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Vintage Golf Tournament : Goosie Shares Lead in Bid for First-Ever Victory

Times Staff Writer

J.C. Goosie, in a professional golf career that began 33 years ago, has never won a tour event. Maybe his time has come.

A fantastic birdie on the 15th hole Friday at the Vintage Club was the first of three in the last four holes that enabled Goosie to move into a tie for first place at the halfway point of the Vintage Chrysler Invitational for seniors.

Goosie, who had to go to qualifying school at 59 last January, caught opening-round leader Bob Charles, who faded after a 33 on the front side to post a 71 and a 36-hole total of 139. Goosie had a four-under-par 68 to match that total.

Contenders run deep, though. Miller Barber, the leading money winner is a stroke back after his second 70. Newcomer Tom Shaw, playing in only his third event for the 50-and-older set, and Don January, who dominated the tour for six years in its infancy, were another shot back. Both shot 70 and were at 141. Larry Mowry was alone at 142, and defending champion Orville Moody and Lou Graham were at 143.

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Goosie, best known for running the Space Coast mini-tour in Florida, is a personable, likable golfer who seems to enjoy himself immensely on and off the course. He was asked if it bothered him that he never has won a tournament.

“It did years ago, but only because I was broke and needed the money,” he said, then laughed. “I’ve got money now so nothing bothers me. I love to play golf. I also love these events when I get a chance to play with and help amateurs. I think this is what the Senior Tour is all about.”

Goosie, playing in a threesome with Charles and Barber, was hitting the ball very well. On most holes he was inside both of them. But Goosie has a putting problem. He carries at least two putters in his bag and sometimes he’ll throw out the six-iron and stick in a third.

He uses one putter in the conventional manner. The other, with a slightly longer handle, he uses when he putts in the side-saddle style perfected by Sam Snead.

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On his most memorable hole, the one that gave him the thrust to zoom into a tie for the lead, he didn’t have to choose a putter.

The 15th is a 515-yard par-5, reachable in two shots. Goosie sent a booming drive 250 yards, only it came to rest just a few inches from a small tree.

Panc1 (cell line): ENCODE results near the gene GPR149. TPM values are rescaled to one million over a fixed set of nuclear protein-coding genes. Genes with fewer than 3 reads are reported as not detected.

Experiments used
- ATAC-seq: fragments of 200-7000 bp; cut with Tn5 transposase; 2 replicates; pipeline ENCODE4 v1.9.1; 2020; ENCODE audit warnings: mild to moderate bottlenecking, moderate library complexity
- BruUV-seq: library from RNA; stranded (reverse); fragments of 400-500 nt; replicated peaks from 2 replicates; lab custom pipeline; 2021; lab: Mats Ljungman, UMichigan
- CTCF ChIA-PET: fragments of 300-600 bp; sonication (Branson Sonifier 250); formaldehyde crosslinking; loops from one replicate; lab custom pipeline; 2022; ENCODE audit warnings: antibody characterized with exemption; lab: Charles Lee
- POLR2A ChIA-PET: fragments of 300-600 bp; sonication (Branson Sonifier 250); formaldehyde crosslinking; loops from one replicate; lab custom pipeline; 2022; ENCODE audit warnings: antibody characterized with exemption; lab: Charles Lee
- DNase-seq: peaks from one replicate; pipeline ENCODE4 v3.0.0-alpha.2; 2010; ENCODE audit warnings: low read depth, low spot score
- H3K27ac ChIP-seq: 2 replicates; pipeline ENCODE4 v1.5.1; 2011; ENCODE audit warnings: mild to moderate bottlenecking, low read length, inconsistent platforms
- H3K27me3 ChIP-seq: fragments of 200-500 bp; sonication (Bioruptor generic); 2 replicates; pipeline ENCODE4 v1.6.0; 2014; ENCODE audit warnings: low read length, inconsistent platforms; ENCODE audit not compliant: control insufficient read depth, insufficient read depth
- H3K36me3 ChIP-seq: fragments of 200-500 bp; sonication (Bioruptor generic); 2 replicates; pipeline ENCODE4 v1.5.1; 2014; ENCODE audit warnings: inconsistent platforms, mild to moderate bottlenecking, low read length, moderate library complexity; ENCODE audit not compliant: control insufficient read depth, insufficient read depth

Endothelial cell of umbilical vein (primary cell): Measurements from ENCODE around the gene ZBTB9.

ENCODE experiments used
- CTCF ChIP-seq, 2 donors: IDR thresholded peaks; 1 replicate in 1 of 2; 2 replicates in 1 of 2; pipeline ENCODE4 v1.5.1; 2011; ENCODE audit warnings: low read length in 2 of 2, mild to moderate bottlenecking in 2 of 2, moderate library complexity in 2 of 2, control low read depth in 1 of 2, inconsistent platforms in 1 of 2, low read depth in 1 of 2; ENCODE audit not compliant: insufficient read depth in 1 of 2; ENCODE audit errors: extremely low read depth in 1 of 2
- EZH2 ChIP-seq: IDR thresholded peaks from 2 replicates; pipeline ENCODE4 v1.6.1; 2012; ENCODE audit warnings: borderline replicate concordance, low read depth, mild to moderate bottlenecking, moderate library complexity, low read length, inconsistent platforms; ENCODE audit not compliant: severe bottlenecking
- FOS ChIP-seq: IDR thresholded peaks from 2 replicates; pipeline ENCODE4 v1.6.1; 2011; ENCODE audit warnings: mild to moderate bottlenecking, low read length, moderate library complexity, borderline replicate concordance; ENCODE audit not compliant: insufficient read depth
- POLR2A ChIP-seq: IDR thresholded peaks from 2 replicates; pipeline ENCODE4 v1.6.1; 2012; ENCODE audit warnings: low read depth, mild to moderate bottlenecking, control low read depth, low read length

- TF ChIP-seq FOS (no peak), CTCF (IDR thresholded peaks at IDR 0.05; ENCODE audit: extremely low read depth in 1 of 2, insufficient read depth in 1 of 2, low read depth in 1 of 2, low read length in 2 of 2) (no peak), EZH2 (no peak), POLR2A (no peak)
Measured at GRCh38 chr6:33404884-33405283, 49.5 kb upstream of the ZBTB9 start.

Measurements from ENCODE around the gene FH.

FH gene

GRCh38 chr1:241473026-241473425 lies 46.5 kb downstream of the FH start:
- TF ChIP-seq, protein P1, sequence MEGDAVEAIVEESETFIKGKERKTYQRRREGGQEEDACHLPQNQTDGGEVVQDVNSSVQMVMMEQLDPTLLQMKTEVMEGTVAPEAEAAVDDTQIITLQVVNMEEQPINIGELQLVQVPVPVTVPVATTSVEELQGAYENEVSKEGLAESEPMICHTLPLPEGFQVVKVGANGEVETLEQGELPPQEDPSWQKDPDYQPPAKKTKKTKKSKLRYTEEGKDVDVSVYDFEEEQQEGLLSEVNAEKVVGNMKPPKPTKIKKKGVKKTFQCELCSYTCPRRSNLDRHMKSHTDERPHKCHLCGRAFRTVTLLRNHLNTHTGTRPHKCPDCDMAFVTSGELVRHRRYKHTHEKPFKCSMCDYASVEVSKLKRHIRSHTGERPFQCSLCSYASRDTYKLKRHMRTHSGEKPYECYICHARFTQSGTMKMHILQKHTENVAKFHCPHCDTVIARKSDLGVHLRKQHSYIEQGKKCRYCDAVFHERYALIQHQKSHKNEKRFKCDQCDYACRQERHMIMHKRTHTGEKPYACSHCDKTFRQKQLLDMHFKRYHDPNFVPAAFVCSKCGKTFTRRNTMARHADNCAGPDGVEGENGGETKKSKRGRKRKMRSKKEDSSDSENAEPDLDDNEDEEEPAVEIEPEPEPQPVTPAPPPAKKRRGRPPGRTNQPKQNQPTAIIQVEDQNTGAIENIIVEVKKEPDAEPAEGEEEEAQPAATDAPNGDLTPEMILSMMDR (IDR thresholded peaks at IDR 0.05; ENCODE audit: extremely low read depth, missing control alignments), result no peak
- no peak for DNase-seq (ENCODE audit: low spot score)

“I wanted to put a blanket over it and hide it,” he said laughingly. “I tried to hit a seven-iron out into the fairway. But it caught the lip of a fairway sand trap and buried. With a four-iron, I got out down the fairway. I was still 115 yards from the cup, hoping I could get up and down for the par. I took a pitching wedge and hit it just right. It went into the cup in the air for a birdie.

“That pumped me up. I thought I could walk on water.”

Goosie came close to a hole in one on the par-3 11th, missing by four inches. He settled for a easy birdie. He sank a 2 1/2-foot putt--side-saddle style--on the 18th to tie for the lead.

At first, it appeared that Charles was going to take charge of the tournament. He led by two shots going into the second round and shot a 33 on the first nine to take a four-stroke lead. Then he started playing tentatively, leaving putts short.

“I three-putted 11 and seemed to lose confidence in my putter,” the left-hander from New Zealand said.

Shaw, who started preparing for the Senior Tour six years ago, when it became apparent it was not going to be just a passing fancy, is the baby of the tour and looks to be about 35.

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“They kid me about it, but it doesn’t bother me,” he said. “I’m just happy to be here. This place is something else. It is the most beautiful golf course I’ve ever seen. The next step must be heaven.

“This round could have gone either way. I started out missing a three-foot putt for a bogey on one and a five-footer for bogey on two. Then, I sank a 20-footer to save par on three and that made up for everything.”

January, who is director of golfing at Stonebriar in Frisco, Tex., outside of Dallas, has been playing just 10 times a year and cannot play more than 12 tournaments because of other commitments. But, from 1981 through 1986, he never finished worse than fourth on the money list.

“I don’t know what I’m doing here,” he said. “I shot a 70, but I’m no threat to anyone.”

There was one other thing bothering January. He couldn’t understand why they were teeing off at 6:30 a.m.

“Talk about the tail wagging the dog,” he said. “That’s so early I might as well stay up all night.”

“I hope those SOBs back east enjoy watching it on television.”


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